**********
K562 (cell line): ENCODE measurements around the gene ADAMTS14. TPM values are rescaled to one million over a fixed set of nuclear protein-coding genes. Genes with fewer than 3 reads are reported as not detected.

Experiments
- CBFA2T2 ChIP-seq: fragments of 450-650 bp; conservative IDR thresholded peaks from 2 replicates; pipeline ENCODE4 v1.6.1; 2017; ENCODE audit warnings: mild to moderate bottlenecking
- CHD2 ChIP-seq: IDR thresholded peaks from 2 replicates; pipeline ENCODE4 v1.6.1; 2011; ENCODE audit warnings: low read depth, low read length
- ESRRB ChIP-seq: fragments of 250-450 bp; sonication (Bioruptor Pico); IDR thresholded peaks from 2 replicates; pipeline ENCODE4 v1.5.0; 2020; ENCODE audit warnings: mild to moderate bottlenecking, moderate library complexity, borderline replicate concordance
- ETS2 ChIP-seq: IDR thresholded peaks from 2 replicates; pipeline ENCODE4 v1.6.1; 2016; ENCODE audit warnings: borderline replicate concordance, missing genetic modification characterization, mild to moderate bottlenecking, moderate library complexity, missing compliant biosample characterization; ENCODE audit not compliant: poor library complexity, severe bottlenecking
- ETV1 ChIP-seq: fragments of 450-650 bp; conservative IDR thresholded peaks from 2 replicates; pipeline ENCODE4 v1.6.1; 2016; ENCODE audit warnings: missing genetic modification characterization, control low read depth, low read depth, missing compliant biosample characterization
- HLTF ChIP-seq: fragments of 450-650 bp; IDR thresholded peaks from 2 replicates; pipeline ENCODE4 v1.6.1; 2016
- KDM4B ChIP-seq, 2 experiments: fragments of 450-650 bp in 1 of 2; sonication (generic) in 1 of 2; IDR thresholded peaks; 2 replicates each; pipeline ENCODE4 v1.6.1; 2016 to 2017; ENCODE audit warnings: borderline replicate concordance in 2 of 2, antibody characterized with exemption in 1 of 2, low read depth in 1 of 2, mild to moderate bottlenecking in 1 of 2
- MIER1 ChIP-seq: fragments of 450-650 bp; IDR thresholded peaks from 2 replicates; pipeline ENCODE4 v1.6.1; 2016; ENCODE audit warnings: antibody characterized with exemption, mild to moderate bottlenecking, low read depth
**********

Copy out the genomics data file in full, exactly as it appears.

K562 (cell line): ENCODE measurements around the gene ADAMTS14. TPM values are rescaled to one million over a fixed set of nuclear protein-coding genes. Genes with fewer than 3 reads are reported as not detected.

Experiments
- CBFA2T2 ChIP-seq: fragments of 450-650 bp; conservative IDR thresholded peaks from 2 replicates; pipeline ENCODE4 v1.6.1; 2017; ENCODE audit warnings: mild to moderate bottlenecking
- CHD2 ChIP-seq: IDR thresholded peaks from 2 replicates; pipeline ENCODE4 v1.6.1; 2011; ENCODE audit warnings: low read depth, low read length
- ESRRB ChIP-seq: fragments of 250-450 bp; sonication (Bioruptor Pico); IDR thresholded peaks from 2 replicates; pipeline ENCODE4 v1.5.0; 2020; ENCODE audit warnings: mild to moderate bottlenecking, moderate library complexity, borderline replicate concordance
- ETS2 ChIP-seq: IDR thresholded peaks from 2 replicates; pipeline ENCODE4 v1.6.1; 2016; ENCODE audit warnings: borderline replicate concordance, missing genetic modification characterization, mild to moderate bottlenecking, moderate library complexity, missing compliant biosample characterization; ENCODE audit not compliant: poor library complexity, severe bottlenecking
- ETV1 ChIP-seq: fragments of 450-650 bp; conservative IDR thresholded peaks from 2 replicates; pipeline ENCODE4 v1.6.1; 2016; ENCODE audit warnings: missing genetic modification characterization, control low read depth, low read depth, missing compliant biosample characterization
- HLTF ChIP-seq: fragments of 450-650 bp; IDR thresholded peaks from 2 replicates; pipeline ENCODE4 v1.6.1; 2016
- KDM4B ChIP-seq, 2 experiments: fragments of 450-650 bp in 1 of 2; sonication (generic) in 1 of 2; IDR thresholded peaks; 2 replicates each; pipeline ENCODE4 v1.6.1; 2016 to 2017; ENCODE audit warnings: borderline replicate concordance in 2 of 2, antibody characterized with exemption in 1 of 2, low read depth in 1 of 2, mild to moderate bottlenecking in 1 of 2
- MIER1 ChIP-seq: fragments of 450-650 bp; IDR thresholded peaks from 2 replicates; pipeline ENCODE4 v1.6.1; 2016; ENCODE audit warnings: antibody characterized with exemption, mild to moderate bottlenecking, low read depth